Sara Dydak - Sara stepped in to take over the role as the volunteer coordinator when we lost the person that had originally signed up for that role. Sara came on board late in August just when things were really heating up as we prepared for the conference and then over saw the volunteers during the conference itself. Not an easy job.
Laure Wallace, Margie Miller, Karen Fall, Kelly Macoy - The social committee had a great deal of the work required to prepare for and support the conference. This group was originally headed by Laure and Margie. It transitioned to Karen and Kelly during the summer and they headed up a working group we formed to ensure that all of the various tasks would be completed.
Susan Galbraith and Jo Riding - Susan and Jo were responsible for putting together what we called a ‘local interest’ display for the conference. This display was to inform attendees about interesting things to do in our area. The end result was quite spectacular and well put together.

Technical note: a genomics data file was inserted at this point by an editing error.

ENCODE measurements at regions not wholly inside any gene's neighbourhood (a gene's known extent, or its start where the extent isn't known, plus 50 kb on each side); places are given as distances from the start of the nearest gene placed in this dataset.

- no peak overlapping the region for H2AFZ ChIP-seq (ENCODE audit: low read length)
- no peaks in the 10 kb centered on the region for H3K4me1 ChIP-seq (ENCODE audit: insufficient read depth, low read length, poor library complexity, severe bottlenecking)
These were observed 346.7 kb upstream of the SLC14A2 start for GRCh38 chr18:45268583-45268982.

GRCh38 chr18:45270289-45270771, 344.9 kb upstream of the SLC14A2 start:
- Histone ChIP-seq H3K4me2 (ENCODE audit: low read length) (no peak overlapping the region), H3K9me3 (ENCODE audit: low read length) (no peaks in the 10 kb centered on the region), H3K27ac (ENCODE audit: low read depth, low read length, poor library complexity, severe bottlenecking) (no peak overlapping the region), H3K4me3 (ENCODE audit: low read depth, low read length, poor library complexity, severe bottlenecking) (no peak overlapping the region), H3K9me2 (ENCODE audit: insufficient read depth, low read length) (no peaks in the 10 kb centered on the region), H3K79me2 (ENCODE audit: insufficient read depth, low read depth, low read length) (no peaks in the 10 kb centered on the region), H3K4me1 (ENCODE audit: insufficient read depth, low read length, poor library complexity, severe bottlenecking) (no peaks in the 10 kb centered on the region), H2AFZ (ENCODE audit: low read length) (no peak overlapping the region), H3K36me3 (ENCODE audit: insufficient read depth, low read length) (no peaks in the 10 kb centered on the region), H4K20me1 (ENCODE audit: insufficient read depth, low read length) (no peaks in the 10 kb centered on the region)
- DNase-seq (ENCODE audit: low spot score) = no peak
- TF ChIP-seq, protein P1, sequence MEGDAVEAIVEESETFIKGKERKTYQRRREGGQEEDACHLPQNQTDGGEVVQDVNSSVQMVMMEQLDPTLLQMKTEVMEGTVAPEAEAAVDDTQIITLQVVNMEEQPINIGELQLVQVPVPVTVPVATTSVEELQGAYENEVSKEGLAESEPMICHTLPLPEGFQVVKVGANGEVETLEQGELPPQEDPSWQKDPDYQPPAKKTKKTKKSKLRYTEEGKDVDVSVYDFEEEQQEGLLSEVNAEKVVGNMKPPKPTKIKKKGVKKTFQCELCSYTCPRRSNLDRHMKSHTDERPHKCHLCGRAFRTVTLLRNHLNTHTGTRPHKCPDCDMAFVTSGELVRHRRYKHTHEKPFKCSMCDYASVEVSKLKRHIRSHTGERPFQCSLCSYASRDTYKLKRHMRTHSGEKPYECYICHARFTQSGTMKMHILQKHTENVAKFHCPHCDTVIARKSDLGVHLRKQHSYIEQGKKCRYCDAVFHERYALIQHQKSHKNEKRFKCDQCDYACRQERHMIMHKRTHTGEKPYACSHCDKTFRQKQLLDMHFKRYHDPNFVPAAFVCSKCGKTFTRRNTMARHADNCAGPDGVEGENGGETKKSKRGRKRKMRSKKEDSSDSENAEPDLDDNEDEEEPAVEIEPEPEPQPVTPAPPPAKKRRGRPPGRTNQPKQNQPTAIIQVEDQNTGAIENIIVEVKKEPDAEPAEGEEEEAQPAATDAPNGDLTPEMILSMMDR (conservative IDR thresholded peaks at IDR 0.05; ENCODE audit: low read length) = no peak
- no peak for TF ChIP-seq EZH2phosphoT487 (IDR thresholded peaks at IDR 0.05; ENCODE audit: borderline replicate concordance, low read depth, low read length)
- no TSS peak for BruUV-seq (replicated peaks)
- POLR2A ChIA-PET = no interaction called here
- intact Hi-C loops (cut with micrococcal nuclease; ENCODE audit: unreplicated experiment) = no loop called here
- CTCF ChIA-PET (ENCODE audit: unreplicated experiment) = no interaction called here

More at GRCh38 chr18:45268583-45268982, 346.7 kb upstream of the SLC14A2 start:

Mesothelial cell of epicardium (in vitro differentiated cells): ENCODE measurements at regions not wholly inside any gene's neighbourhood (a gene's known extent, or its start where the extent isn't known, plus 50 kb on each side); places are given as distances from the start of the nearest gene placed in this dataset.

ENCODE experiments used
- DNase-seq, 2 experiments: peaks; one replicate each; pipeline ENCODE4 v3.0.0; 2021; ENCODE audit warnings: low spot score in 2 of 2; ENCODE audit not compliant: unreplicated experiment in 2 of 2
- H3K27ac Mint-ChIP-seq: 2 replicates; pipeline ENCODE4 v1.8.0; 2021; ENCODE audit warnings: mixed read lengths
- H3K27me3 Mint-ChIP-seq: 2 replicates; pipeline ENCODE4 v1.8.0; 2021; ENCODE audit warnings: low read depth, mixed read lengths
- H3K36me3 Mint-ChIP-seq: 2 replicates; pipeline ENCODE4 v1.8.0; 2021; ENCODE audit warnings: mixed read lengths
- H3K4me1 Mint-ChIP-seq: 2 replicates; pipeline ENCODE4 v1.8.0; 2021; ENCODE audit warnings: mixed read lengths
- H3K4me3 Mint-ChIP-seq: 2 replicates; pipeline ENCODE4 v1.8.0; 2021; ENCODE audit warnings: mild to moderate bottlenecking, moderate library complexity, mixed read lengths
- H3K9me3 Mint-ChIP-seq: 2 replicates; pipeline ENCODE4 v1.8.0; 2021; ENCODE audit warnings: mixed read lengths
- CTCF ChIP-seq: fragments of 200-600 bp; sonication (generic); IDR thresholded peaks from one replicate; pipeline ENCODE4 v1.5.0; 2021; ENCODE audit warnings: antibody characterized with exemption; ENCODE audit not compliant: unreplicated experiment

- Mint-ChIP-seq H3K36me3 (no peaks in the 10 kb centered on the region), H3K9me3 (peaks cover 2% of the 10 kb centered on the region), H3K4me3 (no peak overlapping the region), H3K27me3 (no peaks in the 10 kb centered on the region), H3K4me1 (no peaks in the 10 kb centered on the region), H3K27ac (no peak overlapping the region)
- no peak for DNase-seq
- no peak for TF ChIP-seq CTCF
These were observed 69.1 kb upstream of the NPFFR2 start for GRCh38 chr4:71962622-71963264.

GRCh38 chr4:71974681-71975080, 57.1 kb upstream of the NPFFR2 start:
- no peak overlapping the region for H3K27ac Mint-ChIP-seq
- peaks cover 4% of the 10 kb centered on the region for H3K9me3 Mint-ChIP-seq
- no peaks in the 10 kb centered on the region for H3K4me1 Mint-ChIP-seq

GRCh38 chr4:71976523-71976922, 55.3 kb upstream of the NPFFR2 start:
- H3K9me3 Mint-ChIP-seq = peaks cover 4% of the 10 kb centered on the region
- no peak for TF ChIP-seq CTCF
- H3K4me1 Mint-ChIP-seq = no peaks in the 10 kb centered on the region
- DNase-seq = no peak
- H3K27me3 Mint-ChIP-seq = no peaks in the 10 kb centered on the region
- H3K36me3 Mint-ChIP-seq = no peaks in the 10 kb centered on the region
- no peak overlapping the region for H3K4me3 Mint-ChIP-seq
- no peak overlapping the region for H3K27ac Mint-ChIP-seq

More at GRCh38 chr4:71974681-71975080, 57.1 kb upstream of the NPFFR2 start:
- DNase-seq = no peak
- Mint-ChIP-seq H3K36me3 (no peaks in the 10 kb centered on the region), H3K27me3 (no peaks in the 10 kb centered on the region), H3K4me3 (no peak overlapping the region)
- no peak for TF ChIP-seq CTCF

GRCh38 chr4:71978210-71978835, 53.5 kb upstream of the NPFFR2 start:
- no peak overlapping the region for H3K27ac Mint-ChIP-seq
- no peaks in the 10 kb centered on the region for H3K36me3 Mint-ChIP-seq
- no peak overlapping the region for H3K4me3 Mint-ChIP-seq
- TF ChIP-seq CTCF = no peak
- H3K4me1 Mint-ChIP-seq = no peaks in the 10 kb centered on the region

Richard Stromberg - Richard was part of the group that oversaw the activities of our chapter as we prepared for the conference. This was called the Conference Organizing Committee and was made up of 7 of our members and the three individuals from the state office. Richard’s main task was to help to put together the conference program which in the end was very well received. He also led some field trips into Shenandoah National Park.
Alex Newhart - Alex Newhart served as the lead organizer for the chapter's contributions to the conference and on our program planning team. He was instrumental in contacting the chapter's partners to get them engaged in the conference, in recruiting volunteers, and in many other aspects!